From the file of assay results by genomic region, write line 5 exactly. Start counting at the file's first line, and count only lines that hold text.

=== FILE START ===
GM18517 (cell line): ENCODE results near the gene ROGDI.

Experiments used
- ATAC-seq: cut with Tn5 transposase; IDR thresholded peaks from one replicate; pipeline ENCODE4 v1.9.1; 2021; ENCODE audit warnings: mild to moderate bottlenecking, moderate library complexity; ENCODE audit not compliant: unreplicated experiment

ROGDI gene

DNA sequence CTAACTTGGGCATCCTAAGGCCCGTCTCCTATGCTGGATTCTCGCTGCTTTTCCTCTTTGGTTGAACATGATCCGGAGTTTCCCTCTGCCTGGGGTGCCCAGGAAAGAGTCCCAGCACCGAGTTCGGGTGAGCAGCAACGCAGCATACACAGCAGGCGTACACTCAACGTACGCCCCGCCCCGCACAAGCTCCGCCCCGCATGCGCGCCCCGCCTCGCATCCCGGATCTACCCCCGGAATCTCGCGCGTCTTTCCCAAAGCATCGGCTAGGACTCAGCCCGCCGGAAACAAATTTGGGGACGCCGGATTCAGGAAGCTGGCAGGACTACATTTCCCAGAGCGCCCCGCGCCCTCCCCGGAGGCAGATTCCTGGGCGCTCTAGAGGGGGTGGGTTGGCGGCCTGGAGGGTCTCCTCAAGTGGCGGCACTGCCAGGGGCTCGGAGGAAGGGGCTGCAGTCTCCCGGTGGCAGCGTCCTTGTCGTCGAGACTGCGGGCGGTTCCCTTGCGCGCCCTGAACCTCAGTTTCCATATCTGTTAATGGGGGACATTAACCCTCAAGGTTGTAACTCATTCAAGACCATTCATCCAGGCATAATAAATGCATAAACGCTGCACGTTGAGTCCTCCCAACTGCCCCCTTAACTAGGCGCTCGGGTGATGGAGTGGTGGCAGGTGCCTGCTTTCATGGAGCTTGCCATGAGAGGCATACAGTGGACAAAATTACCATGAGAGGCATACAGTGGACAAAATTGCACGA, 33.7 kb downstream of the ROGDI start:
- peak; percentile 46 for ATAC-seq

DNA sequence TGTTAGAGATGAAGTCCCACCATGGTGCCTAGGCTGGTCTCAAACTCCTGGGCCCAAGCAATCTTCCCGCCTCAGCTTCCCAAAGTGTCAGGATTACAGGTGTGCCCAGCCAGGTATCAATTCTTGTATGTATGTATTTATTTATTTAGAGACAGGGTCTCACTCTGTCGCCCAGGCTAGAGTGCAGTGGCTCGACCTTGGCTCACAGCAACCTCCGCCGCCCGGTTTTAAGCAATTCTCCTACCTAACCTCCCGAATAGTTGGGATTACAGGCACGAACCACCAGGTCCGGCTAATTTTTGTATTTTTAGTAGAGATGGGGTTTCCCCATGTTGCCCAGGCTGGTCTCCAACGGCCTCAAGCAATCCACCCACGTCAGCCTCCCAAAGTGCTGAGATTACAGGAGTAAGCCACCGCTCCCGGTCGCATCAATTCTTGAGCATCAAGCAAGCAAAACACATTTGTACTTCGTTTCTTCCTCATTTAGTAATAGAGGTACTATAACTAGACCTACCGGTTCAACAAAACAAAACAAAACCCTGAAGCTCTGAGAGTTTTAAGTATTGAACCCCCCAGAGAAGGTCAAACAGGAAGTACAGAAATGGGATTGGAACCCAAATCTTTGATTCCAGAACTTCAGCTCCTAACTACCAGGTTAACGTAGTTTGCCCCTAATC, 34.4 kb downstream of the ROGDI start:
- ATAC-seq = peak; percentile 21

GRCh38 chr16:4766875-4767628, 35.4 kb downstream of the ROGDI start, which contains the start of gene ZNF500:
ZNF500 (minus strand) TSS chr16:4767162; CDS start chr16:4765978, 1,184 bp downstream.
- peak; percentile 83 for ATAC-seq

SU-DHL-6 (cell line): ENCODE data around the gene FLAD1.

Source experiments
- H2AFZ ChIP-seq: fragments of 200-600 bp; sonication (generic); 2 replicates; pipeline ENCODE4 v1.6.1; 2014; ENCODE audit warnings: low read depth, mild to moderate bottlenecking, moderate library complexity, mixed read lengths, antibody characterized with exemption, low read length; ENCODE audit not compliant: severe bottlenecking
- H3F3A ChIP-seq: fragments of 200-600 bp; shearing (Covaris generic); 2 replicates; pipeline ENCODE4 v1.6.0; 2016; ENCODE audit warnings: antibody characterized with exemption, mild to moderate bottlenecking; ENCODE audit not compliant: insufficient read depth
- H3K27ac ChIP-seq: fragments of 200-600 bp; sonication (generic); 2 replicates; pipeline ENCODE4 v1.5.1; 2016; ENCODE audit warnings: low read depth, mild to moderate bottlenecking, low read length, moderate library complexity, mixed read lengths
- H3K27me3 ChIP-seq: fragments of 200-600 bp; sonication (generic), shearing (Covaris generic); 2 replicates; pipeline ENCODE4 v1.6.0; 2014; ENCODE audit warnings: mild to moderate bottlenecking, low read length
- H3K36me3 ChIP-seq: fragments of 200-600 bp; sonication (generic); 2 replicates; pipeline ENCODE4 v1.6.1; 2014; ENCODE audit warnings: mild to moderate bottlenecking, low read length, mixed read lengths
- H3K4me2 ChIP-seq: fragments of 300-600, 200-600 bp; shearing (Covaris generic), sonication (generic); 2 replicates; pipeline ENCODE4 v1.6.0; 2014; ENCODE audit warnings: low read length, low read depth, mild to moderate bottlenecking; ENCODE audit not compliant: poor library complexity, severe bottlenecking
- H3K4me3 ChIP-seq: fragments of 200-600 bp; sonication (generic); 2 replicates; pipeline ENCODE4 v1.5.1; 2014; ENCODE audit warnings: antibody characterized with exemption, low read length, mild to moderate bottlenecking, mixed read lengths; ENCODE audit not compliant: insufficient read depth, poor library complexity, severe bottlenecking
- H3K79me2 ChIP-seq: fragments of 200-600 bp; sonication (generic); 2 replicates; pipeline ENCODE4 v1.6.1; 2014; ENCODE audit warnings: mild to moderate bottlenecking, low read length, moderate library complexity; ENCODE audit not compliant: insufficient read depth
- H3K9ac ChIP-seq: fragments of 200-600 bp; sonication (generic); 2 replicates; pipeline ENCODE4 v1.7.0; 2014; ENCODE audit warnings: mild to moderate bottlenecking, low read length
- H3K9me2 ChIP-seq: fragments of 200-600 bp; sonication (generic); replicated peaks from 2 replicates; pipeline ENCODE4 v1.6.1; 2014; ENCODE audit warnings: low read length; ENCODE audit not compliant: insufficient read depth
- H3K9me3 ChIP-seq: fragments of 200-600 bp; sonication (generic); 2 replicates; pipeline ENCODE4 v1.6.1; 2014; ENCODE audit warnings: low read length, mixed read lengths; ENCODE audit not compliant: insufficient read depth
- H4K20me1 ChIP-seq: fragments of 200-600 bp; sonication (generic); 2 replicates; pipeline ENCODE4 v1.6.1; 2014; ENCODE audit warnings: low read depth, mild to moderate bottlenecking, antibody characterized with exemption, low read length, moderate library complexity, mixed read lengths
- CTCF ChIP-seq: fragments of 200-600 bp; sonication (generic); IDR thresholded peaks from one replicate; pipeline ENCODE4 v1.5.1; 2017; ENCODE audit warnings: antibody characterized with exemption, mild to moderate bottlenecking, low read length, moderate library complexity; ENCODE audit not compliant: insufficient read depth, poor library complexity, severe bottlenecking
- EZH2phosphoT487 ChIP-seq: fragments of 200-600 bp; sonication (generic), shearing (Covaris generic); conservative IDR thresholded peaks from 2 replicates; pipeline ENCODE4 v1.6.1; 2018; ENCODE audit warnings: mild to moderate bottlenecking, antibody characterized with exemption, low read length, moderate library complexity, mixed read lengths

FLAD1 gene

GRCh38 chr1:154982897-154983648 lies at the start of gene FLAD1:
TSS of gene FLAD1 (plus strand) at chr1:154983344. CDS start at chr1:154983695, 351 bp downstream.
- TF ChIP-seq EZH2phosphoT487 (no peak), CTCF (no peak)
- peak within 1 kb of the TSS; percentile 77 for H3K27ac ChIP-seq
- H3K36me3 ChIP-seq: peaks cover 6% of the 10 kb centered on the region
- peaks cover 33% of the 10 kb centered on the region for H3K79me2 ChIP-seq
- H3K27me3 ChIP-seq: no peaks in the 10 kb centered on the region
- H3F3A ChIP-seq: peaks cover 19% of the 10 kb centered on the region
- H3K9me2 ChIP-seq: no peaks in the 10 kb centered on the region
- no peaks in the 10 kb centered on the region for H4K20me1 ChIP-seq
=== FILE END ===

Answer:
DNA sequence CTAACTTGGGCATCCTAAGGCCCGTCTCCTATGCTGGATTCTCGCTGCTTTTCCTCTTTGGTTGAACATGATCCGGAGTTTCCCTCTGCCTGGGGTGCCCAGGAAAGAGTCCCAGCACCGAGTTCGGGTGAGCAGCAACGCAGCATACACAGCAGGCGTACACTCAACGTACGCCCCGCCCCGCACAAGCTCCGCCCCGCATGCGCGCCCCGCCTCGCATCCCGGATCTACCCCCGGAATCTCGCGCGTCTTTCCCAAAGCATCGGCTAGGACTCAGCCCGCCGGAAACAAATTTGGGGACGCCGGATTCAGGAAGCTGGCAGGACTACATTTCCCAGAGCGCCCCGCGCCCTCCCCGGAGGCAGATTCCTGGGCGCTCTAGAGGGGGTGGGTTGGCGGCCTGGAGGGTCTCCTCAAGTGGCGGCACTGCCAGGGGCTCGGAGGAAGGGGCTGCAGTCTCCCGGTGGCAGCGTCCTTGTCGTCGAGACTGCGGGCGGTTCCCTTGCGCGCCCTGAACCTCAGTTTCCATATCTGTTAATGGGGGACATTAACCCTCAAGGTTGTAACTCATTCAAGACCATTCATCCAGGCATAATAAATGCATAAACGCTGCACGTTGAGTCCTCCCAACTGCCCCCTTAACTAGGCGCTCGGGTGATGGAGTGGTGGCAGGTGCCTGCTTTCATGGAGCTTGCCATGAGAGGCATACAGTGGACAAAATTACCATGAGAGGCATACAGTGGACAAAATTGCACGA, 33.7 kb downstream of the ROGDI start: